Literacy and Liberty

Investigative Project
Posted by: , November 7, 2018, 3:06 pm
Filed under: Uncategorized

A question I have always wondered is how skills as simple as reading and writing were not known by everyone around the world. How literacy rates were higher in some regions and lower in others. My investigation will focus on illiteracy in Sub-Saharan Africa. Africa is the only continent in the world with illiteracy rates above 50% with the exception of Afghanistan. Sub-Saharan Africa in particular includes countries with illiteracy rates that are above 60, 70, and 80%. I would like to investigate why literacy in this region is such a problem, what initiatives they have taken to increase literacy rates, and how those programs are meant to work. I expect my investigation will involve researching the economies of Sub-Saharan countries, the availability of schools, attendance rates of schools in the region, and government spending. I would also like to investigate how illiteracy impedes on the ability of these countries to develop.

Benjamin Rush Statue
Posted by: , October 3, 2018, 3:37 pm
Filed under: Uncategorized

It was the fall of my senior year of high school, and this was to be my last college visit before I made my decision. I arrived on the Dickinson College campus with an open mind, but ready to be finished with the college process. For two years, where I was going to attend college had been discussed time and time again, not to mention the countless tests taken and questionnaires answered. As my mother and I began our tour of the campus after my interview in the admissions building, our first stop was by Old West. In front of the old building was the Benjamin Rush statue. The statue itself is larger than life, with Rush holding a quill in one hand and a piece of parchment in the other, watching over those students as they walk from classroom to classroom. Before even reading the dedication plaque below the statue, I understood how it displayed the intellect and ambition I could tell the College embodied. The Benjamin Rush statue served as a symbol of the culture I knew I could expect in my time here. Today, after having chosen Dickinson as the place I want to spend my next four years; I see the Benjamin Rush statue differently. No longer is it just a symbol of education and intellect, but rather a standard expected of the students who walk the pathways across campus, to uphold the maverick spirit and sense of purpose Rush embodied.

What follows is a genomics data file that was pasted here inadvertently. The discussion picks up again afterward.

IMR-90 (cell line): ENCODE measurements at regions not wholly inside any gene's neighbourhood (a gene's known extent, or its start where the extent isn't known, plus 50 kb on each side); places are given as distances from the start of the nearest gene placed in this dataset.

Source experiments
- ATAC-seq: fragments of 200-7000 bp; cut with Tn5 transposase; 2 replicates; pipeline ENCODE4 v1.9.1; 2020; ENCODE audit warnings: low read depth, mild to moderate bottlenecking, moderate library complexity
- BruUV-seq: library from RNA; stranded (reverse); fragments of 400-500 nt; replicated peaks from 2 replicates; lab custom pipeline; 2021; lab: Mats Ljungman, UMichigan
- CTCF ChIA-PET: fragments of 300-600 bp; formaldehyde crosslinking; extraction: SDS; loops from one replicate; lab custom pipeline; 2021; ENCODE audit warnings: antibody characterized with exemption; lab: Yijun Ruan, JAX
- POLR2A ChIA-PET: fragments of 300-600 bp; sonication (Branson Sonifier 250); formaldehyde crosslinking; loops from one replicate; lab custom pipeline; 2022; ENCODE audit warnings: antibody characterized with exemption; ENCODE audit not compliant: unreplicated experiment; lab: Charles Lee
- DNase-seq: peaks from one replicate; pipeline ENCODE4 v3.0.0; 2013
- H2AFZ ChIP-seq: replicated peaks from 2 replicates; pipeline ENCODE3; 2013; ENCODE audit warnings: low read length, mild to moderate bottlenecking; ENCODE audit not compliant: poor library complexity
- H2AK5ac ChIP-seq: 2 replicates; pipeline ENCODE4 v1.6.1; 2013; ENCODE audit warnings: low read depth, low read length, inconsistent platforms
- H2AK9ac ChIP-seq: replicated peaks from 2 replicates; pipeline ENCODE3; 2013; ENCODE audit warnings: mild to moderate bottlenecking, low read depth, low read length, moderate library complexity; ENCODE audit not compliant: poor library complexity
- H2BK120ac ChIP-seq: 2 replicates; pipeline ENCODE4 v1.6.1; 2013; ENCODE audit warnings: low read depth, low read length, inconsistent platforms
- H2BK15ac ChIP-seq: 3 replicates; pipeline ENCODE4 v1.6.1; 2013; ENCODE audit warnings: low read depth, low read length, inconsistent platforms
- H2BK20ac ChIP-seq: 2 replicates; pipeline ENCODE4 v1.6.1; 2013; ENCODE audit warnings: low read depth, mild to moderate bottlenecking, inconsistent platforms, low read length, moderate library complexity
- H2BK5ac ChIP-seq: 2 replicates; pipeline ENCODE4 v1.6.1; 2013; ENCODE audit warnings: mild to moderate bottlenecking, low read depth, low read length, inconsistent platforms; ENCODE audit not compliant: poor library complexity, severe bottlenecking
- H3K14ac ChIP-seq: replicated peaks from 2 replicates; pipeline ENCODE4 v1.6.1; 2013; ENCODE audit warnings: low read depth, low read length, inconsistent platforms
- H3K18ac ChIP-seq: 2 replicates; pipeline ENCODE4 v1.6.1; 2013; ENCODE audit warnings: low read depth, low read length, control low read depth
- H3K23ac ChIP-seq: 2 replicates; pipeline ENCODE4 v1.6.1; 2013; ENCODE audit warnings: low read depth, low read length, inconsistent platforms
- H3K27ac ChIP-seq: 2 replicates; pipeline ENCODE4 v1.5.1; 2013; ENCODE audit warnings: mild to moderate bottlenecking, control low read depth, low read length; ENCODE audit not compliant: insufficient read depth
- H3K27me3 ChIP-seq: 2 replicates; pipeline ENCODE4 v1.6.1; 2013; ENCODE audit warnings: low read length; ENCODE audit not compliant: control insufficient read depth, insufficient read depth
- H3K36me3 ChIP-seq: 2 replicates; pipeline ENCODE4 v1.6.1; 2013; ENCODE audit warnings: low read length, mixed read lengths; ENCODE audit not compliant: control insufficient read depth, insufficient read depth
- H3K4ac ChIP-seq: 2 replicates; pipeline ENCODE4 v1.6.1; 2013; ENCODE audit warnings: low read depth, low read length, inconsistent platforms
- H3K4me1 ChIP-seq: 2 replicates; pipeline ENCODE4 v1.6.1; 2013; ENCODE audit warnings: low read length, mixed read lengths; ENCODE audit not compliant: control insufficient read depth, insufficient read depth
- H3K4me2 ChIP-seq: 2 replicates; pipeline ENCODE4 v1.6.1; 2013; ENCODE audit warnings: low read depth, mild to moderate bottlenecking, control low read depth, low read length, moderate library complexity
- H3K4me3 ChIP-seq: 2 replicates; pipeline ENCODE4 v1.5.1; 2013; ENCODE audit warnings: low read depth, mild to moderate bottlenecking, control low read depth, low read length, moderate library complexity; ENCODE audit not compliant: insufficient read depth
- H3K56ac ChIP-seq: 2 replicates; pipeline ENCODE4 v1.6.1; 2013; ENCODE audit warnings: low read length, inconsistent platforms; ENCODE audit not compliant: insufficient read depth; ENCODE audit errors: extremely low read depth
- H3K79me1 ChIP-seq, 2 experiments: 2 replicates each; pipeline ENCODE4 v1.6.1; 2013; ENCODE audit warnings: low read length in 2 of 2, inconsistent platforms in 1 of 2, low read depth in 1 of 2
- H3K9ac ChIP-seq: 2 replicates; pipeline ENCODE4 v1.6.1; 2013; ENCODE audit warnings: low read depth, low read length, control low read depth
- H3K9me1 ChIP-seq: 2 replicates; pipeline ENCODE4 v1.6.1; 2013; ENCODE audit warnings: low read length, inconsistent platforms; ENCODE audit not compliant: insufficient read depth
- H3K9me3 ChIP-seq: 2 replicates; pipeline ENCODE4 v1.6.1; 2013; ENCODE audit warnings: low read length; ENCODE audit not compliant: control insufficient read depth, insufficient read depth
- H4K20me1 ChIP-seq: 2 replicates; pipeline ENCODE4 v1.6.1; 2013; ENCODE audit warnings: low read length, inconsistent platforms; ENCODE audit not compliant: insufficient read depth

Learning to Read and Write
Posted by: , September 20, 2018, 5:28 pm
Filed under: Uncategorized

Learning to read was a time in my life I remember quite vividly. From what I have heard from most people, learning to read was a skill they learned in school early on, either beginning in preschool or soon thereafter. However, my education of handwriting was not received in any professional setting. Each evening of my adolescence until the age of eight, I was forced to sit next to my mother and read the training series Bob Books. I do not remember the plot of most of these books, but do recall my unwillingness to participate in these exercises. Usually about an hour after we had finished dinner my mother and I would resume where we had left off the previous night, after my sister and I had had enough time to play in the basement and release the potential energy we had generated during the 30 minutes spent sitting at the dinner table. Each word I was not able to pronounce, she would carefully guide me through by making the sounds of each letter with her mouth, and instructing me to do the same.